Creative Rights: There’s a concept in copyright called “droit moral” or “moral rights”. The idea is that there are certain inherent rights due to the author of a copyrighted work including, for instance, the right to attribution. Since the studio is typically the de jure author, we writers must negotiate for rights inherent to our de facto authorship. You can see a list of such rights here.
Minimum Basic Agreement: The Minimum Basic Agreement is the collectively bargained master contract that governs all employment by signatory companies. The MBA is basic, meaning that writers can individually negotiate terms that are better than those the MBA provides, but never worse. The WGA typically renegotiates the MBA with the signatory companies every three years. While writers’ agents often negotiate salary, amount of steps and credit bonuses, the MBA dictates the terms that are standard to all writers: scale minimums, residuals formulae and many creative rights. Currently, our MBAs cover non-animated motion pictures, non-reality network television and some network and affiliate newswriting as well.
Residuals: If WGA writers retained copyright on what they wrote, they would be entitled to royalties as compensation for the reuse of their material by licensees. Since we do not retain copyright, our union successfully negotiated residuals, which provide a similar benefit. Residuals apply to reuse of our material in supplemental markets (most notably VHS/DVD sales and rentals, as well as PPV). You can read more about residuals here.
Scale: Scale refers to the minimum amount that the signatory companies must pay a WGA writer, per the MBA. Scale varies widely depending on the nature of the work and the budget of the project. You can find all of the scale amounts in the Schedule of Minimums
Spec Scripts: “Spec” is short for “speculative”. When you write a screenplay “on spec” without compensation, you are writing speculatively. WGA writers may write on spec as a matter of choice (and then sell the resulting spec script to a studio), but signatory companies may not force or even ask WGA writers to write on spec.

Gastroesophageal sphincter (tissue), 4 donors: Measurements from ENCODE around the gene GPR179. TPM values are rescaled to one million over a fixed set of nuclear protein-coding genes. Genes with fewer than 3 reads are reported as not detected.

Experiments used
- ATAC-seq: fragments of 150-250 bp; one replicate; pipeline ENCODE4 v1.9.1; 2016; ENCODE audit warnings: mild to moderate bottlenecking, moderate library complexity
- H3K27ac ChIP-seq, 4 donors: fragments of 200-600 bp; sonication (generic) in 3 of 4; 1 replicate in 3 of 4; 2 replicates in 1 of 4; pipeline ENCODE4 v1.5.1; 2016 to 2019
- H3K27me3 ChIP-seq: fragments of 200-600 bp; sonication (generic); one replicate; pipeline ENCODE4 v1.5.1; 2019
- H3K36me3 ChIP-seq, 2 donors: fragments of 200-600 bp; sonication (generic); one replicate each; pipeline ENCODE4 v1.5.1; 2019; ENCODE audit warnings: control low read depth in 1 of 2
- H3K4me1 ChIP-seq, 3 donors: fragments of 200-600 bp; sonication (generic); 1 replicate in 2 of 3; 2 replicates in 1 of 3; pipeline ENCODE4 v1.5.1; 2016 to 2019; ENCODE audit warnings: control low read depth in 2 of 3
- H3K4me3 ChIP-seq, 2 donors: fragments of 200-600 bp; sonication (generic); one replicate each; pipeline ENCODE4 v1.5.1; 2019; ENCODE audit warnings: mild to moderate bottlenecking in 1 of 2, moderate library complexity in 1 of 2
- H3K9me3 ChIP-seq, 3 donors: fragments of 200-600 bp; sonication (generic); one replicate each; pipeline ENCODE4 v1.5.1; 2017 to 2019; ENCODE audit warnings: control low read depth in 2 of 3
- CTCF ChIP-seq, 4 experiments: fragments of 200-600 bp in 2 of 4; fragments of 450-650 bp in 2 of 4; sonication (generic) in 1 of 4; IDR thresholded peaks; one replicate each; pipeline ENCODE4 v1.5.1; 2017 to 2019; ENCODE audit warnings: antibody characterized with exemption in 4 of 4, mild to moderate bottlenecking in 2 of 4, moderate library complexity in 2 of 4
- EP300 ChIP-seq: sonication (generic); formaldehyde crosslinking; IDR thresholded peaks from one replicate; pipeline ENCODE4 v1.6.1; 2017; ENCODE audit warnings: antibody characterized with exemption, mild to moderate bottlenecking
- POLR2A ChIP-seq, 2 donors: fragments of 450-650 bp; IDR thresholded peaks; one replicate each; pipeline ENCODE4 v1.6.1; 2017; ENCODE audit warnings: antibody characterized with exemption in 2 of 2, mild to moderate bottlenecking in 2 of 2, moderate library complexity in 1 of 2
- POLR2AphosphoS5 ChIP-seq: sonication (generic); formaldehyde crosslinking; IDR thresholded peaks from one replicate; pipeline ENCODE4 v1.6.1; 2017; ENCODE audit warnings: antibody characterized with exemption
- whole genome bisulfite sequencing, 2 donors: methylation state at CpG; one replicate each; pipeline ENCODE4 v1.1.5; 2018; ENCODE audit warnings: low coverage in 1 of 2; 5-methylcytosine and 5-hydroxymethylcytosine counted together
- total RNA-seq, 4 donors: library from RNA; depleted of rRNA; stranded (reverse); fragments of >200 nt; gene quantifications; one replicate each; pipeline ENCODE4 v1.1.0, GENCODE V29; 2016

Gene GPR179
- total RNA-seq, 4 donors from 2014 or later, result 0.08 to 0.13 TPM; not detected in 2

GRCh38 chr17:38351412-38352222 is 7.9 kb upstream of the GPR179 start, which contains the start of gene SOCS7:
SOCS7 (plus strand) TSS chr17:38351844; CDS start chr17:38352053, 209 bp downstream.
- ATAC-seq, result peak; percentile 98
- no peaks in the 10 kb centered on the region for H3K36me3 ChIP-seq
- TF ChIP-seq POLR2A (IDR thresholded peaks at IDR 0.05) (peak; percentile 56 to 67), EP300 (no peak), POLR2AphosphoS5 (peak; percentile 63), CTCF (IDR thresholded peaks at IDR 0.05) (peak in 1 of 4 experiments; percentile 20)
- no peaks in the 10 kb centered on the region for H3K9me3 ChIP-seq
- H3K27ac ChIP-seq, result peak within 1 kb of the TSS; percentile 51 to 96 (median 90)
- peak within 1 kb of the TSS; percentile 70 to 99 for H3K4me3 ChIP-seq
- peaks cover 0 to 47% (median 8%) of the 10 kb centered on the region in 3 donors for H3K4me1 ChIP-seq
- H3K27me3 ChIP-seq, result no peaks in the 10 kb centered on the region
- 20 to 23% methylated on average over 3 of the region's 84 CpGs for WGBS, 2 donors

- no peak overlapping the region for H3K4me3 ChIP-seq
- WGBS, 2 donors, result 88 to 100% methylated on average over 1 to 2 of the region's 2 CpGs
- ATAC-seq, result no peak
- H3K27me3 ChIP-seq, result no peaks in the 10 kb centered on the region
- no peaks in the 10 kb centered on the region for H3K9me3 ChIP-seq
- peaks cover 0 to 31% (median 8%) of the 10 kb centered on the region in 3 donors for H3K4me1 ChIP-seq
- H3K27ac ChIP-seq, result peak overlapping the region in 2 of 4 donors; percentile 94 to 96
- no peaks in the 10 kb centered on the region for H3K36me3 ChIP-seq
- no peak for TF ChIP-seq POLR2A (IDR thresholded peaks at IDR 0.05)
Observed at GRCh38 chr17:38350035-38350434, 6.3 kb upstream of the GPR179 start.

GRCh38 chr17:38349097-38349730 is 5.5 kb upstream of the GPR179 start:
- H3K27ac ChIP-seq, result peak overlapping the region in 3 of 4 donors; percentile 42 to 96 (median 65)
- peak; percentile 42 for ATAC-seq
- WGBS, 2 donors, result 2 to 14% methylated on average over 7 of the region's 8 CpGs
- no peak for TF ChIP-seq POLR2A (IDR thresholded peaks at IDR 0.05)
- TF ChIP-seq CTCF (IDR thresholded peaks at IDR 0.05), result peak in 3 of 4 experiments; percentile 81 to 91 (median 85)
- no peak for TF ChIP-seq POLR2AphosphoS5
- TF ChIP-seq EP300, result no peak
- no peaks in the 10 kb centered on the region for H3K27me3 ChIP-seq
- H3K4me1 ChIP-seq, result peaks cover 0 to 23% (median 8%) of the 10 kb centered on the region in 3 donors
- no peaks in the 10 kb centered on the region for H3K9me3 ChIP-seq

Writers Guild of America: When we say “WGA”, we typically mean The Writers Guild of America, west. There is also a Writers Guild of America, East. Don’t ask me why the East is capitalized but the west isn’t. Anyway, the two unions are the exclusive screen and TV writers unions in this country, with the WGAw covering everyone west of the Mississippi.
Work For Hire: Generally speaking, if you write something, you’re the author and the copyright owner. However, if you write something for an employer during the scope of your normal employment, or if you’ve been commissioned or specially employed to write something as a contribution to a motion picture, then your literary material can be considered a “work for hire”. Why is this important? When we’re dealing with a work for hire, it’s the employer, not the employee (the person actually doing the writing) who is considered the legal author and copyright holder. Practically every screenplay sold to signatory companies is a work for hire. For reference, here’s the technical definition of the term:
(1) a work prepared by an employee within the scope of his or her employment; or
(2) a work specially ordered or commissioned for use as a contribution to a collective work, as *a part of a motion picture or other audiovisual work*, as a translation, as a supplementary work, as a compilation, as an instructional text, as a test, as answer material for a test, or as an atlas, if the parties expressly agree in a written instrument signed by them that the work shall be considered a work made for hire.
Working Rule 8: There are a number of Working Rules that the WGA imposes on its members, but perhaps the most important is this one. It states:
No member shall accept employment with, nor option or sell literary material to, any person, firm or corporation who is not signatory to the applicable MBAs.
What that means is that if you’re a WGA writer you can only sell to or work for signatory companies. For what it’s worth (and that’s quite a bit), the signatory companies can only hire writers in the WGA…or writers that must immediately join the WGA immediately following their qualifying employment.